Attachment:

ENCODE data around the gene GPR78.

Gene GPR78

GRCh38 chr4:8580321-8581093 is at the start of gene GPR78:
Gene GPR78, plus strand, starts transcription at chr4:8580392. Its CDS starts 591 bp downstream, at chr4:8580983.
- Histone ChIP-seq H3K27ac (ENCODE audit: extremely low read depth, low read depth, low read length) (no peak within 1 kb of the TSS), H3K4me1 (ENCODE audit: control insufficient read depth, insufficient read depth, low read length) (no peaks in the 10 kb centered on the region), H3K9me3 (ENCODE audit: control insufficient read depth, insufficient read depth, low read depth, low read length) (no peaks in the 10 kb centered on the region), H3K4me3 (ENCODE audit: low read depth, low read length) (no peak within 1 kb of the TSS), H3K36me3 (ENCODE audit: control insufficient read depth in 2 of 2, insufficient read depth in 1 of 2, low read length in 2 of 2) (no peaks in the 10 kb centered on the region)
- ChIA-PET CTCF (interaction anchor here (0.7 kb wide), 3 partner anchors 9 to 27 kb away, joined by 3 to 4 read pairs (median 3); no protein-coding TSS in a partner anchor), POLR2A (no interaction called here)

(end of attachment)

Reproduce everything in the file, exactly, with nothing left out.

ENCODE data around the gene GPR78.

Gene GPR78

GRCh38 chr4:8580321-8581093 is at the start of gene GPR78:
Gene GPR78, plus strand, starts transcription at chr4:8580392. Its CDS starts 591 bp downstream, at chr4:8580983.
- Histone ChIP-seq H3K27ac (ENCODE audit: extremely low read depth, low read depth, low read length) (no peak within 1 kb of the TSS), H3K4me1 (ENCODE audit: control insufficient read depth, insufficient read depth, low read length) (no peaks in the 10 kb centered on the region), H3K9me3 (ENCODE audit: control insufficient read depth, insufficient read depth, low read depth, low read length) (no peaks in the 10 kb centered on the region), H3K4me3 (ENCODE audit: low read depth, low read length) (no peak within 1 kb of the TSS), H3K36me3 (ENCODE audit: control insufficient read depth in 2 of 2, insufficient read depth in 1 of 2, low read length in 2 of 2) (no peaks in the 10 kb centered on the region)
- ChIA-PET CTCF (interaction anchor here (0.7 kb wide), 3 partner anchors 9 to 27 kb away, joined by 3 to 4 read pairs (median 3); no protein-coding TSS in a partner anchor), POLR2A (no interaction called here)